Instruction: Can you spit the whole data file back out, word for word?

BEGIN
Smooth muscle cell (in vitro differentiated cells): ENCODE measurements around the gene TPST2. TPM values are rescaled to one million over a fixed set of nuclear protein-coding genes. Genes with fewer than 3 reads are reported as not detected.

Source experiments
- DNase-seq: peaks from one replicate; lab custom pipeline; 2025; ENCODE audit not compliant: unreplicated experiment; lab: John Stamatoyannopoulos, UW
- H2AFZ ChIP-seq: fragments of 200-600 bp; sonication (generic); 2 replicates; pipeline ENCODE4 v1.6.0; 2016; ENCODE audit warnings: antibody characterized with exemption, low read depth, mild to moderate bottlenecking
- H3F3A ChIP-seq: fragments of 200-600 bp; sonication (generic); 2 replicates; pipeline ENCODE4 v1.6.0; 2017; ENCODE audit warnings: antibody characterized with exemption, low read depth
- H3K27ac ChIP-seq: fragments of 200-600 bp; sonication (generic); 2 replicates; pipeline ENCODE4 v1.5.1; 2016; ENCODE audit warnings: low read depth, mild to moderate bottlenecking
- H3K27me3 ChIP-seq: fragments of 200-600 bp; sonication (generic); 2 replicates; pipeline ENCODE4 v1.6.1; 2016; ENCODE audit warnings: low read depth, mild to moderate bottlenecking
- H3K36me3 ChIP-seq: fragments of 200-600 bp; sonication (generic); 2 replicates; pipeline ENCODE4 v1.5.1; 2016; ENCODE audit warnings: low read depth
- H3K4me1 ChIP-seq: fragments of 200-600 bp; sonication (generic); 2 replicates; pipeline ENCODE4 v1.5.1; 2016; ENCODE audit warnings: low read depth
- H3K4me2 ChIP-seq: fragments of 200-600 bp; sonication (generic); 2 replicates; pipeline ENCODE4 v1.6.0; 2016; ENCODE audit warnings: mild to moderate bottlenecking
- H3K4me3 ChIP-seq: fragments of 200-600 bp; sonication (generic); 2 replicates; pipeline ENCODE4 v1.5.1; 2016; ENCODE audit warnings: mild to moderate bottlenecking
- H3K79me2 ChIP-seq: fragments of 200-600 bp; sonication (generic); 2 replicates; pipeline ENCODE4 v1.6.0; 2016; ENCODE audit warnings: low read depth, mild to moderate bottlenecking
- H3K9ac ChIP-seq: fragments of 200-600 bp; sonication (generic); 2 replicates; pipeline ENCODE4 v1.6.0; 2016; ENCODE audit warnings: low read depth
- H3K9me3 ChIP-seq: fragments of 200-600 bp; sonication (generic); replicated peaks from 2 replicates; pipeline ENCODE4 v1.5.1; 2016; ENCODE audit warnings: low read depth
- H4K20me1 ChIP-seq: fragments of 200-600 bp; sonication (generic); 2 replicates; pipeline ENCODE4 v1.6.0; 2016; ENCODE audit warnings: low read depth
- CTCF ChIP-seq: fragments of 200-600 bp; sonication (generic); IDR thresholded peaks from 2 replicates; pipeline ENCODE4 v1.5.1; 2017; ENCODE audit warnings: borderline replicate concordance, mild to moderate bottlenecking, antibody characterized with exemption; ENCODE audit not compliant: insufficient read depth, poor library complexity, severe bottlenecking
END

Smooth muscle cell (in vitro differentiated cells): ENCODE measurements around the gene TPST2. TPM values are rescaled to one million over a fixed set of nuclear protein-coding genes. Genes with fewer than 3 reads are reported as not detected.

Source experiments
- DNase-seq: peaks from one replicate; lab custom pipeline; 2025; ENCODE audit not compliant: unreplicated experiment; lab: John Stamatoyannopoulos, UW
- H2AFZ ChIP-seq: fragments of 200-600 bp; sonication (generic); 2 replicates; pipeline ENCODE4 v1.6.0; 2016; ENCODE audit warnings: antibody characterized with exemption, low read depth, mild to moderate bottlenecking
- H3F3A ChIP-seq: fragments of 200-600 bp; sonication (generic); 2 replicates; pipeline ENCODE4 v1.6.0; 2017; ENCODE audit warnings: antibody characterized with exemption, low read depth
- H3K27ac ChIP-seq: fragments of 200-600 bp; sonication (generic); 2 replicates; pipeline ENCODE4 v1.5.1; 2016; ENCODE audit warnings: low read depth, mild to moderate bottlenecking
- H3K27me3 ChIP-seq: fragments of 200-600 bp; sonication (generic); 2 replicates; pipeline ENCODE4 v1.6.1; 2016; ENCODE audit warnings: low read depth, mild to moderate bottlenecking
- H3K36me3 ChIP-seq: fragments of 200-600 bp; sonication (generic); 2 replicates; pipeline ENCODE4 v1.5.1; 2016; ENCODE audit warnings: low read depth
- H3K4me1 ChIP-seq: fragments of 200-600 bp; sonication (generic); 2 replicates; pipeline ENCODE4 v1.5.1; 2016; ENCODE audit warnings: low read depth
- H3K4me2 ChIP-seq: fragments of 200-600 bp; sonication (generic); 2 replicates; pipeline ENCODE4 v1.6.0; 2016; ENCODE audit warnings: mild to moderate bottlenecking
- H3K4me3 ChIP-seq: fragments of 200-600 bp; sonication (generic); 2 replicates; pipeline ENCODE4 v1.5.1; 2016; ENCODE audit warnings: mild to moderate bottlenecking
- H3K79me2 ChIP-seq: fragments of 200-600 bp; sonication (generic); 2 replicates; pipeline ENCODE4 v1.6.0; 2016; ENCODE audit warnings: low read depth, mild to moderate bottlenecking
- H3K9ac ChIP-seq: fragments of 200-600 bp; sonication (generic); 2 replicates; pipeline ENCODE4 v1.6.0; 2016; ENCODE audit warnings: low read depth
- H3K9me3 ChIP-seq: fragments of 200-600 bp; sonication (generic); replicated peaks from 2 replicates; pipeline ENCODE4 v1.5.1; 2016; ENCODE audit warnings: low read depth
- H4K20me1 ChIP-seq: fragments of 200-600 bp; sonication (generic); 2 replicates; pipeline ENCODE4 v1.6.0; 2016; ENCODE audit warnings: low read depth
- CTCF ChIP-seq: fragments of 200-600 bp; sonication (generic); IDR thresholded peaks from 2 replicates; pipeline ENCODE4 v1.5.1; 2017; ENCODE audit warnings: borderline replicate concordance, mild to moderate bottlenecking, antibody characterized with exemption; ENCODE audit not compliant: insufficient read depth, poor library complexity, severe bottlenecking